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The Future of NATO Enlargement

14 pages, pdf
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The Future of NATO Enlargement

Volume: 14 pages, pdf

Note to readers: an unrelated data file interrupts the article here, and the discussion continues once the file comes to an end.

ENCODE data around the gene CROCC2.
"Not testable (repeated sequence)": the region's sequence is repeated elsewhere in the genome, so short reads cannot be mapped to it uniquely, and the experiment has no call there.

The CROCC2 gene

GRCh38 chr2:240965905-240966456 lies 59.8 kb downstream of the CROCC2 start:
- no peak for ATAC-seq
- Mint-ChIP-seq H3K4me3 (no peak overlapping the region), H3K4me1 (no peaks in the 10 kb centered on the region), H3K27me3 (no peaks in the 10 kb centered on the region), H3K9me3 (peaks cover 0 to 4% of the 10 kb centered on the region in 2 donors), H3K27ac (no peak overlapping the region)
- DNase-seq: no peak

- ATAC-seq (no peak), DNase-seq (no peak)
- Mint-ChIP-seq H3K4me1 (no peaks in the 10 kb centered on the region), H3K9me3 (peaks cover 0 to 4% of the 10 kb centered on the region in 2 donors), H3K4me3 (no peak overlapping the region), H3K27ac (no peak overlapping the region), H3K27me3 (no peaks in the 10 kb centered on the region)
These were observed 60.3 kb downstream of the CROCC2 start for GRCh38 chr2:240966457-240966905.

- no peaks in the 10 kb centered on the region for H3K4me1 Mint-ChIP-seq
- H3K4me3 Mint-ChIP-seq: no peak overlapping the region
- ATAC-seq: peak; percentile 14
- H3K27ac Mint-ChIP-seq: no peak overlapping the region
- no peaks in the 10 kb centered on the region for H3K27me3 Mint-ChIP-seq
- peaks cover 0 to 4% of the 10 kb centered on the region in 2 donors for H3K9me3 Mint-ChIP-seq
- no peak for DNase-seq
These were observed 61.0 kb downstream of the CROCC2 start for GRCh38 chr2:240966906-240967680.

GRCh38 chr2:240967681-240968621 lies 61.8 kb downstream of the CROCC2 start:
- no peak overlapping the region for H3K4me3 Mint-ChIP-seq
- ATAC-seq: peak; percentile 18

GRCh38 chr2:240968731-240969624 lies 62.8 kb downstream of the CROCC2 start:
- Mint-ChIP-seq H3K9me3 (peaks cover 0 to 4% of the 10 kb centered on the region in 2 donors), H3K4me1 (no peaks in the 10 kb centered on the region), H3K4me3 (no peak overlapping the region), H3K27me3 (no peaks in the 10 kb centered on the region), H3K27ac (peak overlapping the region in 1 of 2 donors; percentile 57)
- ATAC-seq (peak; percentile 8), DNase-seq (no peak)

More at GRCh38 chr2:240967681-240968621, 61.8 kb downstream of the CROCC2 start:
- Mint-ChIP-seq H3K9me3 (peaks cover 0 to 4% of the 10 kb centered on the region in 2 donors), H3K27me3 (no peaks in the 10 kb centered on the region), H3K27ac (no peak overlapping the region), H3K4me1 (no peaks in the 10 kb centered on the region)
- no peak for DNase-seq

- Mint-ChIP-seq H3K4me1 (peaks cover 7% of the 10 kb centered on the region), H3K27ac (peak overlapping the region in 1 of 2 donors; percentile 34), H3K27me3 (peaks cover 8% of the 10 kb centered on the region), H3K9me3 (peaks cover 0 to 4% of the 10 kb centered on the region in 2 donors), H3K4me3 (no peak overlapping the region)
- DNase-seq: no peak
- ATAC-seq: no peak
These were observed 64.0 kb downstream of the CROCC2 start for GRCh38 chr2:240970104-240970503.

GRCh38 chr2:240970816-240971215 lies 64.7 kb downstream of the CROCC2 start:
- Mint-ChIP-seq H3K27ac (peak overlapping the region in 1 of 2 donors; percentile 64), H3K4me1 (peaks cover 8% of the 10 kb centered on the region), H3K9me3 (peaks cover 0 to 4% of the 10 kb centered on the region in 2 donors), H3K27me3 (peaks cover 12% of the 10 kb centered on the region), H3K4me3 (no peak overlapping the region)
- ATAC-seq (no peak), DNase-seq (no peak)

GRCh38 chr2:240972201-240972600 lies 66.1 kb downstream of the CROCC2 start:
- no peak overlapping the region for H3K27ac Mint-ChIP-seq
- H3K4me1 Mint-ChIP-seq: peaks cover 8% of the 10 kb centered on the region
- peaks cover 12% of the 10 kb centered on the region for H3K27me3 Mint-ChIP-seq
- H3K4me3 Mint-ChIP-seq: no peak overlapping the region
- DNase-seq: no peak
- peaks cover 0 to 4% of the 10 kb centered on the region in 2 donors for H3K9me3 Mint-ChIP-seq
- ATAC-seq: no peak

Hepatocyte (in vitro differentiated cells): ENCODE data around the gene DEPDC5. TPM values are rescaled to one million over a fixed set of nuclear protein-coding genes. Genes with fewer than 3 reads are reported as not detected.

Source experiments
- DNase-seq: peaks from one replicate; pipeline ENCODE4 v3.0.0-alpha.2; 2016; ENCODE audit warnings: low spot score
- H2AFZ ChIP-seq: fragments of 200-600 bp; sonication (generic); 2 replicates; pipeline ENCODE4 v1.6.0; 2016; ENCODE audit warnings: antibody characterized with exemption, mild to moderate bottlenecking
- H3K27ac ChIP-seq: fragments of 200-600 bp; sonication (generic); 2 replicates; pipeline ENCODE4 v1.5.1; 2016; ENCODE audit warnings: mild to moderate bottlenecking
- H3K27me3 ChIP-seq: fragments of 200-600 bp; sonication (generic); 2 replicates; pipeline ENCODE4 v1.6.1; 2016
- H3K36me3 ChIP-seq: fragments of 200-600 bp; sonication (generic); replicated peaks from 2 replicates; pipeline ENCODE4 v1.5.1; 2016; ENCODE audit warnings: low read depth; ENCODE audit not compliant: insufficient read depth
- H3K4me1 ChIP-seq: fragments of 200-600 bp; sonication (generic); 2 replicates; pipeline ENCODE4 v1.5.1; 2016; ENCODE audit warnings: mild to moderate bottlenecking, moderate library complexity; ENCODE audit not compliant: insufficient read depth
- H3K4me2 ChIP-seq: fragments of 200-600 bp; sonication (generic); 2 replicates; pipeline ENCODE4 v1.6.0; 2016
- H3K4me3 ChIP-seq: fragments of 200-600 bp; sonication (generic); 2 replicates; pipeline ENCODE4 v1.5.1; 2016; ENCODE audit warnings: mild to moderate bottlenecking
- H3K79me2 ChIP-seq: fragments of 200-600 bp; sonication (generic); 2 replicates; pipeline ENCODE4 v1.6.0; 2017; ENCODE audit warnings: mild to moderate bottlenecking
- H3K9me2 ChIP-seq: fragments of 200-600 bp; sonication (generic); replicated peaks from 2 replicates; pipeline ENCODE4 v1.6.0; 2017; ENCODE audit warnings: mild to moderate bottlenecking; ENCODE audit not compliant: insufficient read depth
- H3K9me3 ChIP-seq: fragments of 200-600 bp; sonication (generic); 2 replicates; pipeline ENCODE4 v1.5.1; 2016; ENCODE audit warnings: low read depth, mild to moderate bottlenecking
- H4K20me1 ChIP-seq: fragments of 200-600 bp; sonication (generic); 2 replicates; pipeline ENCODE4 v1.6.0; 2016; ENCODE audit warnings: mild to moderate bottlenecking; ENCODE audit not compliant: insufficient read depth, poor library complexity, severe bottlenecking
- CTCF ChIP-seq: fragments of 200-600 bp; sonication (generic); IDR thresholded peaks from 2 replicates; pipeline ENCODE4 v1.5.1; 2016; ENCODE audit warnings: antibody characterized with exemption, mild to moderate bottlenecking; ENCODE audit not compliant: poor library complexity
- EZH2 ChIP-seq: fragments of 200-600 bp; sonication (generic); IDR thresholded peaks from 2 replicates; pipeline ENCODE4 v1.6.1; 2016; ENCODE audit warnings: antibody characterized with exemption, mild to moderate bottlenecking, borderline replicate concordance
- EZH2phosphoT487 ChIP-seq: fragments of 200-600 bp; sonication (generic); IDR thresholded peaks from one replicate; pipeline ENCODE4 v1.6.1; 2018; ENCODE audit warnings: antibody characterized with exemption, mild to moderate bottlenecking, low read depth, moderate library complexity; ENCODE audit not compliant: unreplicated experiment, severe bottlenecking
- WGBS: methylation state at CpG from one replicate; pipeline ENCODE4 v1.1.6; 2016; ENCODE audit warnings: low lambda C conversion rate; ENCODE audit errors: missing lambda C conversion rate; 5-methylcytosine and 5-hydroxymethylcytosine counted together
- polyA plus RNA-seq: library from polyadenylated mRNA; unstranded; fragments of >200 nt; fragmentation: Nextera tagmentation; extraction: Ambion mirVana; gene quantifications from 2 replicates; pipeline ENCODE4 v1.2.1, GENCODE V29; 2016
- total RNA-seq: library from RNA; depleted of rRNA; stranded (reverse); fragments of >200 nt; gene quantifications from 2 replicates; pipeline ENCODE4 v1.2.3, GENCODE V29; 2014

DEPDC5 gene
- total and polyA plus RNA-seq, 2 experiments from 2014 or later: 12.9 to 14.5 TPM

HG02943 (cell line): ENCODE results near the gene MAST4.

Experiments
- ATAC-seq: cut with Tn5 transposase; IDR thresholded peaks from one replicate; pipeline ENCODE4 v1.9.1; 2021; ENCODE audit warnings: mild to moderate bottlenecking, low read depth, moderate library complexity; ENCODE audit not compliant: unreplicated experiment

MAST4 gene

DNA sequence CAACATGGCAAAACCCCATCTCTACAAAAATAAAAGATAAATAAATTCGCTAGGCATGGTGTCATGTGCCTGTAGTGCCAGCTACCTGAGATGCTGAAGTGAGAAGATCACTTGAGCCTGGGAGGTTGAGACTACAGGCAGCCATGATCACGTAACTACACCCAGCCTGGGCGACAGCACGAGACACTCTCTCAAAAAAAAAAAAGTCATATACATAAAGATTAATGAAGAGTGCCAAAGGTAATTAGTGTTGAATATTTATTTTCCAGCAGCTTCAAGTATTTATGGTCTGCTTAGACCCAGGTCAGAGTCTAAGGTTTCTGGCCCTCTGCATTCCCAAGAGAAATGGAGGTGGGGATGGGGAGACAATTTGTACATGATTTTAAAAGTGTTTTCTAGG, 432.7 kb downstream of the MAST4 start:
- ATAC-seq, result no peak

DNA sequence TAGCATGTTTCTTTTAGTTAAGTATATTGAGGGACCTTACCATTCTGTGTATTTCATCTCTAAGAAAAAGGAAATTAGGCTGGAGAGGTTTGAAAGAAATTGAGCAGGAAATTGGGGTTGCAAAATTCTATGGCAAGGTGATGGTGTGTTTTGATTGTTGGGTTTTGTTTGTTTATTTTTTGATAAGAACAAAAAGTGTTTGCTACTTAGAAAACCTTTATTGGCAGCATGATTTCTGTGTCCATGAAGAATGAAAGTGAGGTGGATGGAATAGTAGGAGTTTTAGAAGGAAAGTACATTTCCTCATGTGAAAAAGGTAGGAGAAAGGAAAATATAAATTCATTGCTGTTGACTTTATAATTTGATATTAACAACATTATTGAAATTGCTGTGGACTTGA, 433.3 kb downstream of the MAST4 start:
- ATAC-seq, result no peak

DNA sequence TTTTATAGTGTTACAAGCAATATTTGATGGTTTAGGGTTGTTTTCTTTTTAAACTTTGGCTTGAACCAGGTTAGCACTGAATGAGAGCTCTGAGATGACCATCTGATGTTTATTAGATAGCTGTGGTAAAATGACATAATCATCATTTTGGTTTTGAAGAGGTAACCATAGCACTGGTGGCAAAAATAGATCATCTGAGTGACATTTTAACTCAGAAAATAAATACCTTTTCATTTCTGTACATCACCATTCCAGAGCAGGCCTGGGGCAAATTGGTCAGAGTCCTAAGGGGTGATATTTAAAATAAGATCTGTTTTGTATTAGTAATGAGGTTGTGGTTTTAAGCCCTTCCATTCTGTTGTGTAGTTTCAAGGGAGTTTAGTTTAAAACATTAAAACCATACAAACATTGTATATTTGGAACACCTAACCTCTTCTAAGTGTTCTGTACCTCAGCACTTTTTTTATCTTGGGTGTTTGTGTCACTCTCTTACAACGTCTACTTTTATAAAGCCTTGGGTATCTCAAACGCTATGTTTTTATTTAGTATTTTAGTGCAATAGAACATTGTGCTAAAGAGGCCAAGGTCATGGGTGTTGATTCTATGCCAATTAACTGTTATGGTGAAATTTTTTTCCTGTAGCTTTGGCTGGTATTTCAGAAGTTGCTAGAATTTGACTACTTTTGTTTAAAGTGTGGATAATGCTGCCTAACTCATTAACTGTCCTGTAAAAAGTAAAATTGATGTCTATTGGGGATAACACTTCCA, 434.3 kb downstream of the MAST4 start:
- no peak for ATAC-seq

The accession of the Czech Republic, Hungary, and Poland as members of the Atlantic Alliance in early 1999 has settled the question over whether NATO should expand. While critics of enlargement derided the NATO decision, in the words of George Kennan, as “the most fateful error of American policy in the entire post-cold-war era,” the sixteen NATO governments thought otherwise when they agreed in July 1997 to invite three new countries to join the Alliance. In making this invitation, the allied leaders underscored that this was only the beginning of the process by reaffirming “that NATO remains open to new members,” a commitment that itself is enshrined in Article 10 of the North Atlantic Treaty. Nine other European states have formally applied for Alliance membership: Albania, Bulgaria, Estonia, Latvia, Lithuania, Macedonia, Romania, Slovakia, and Slovenia. Over time, traditionally neutral countries that recently joined the European Union (Austria, Finland, and Sweden) might also wish to join a growing Euro-Atlantic security organization.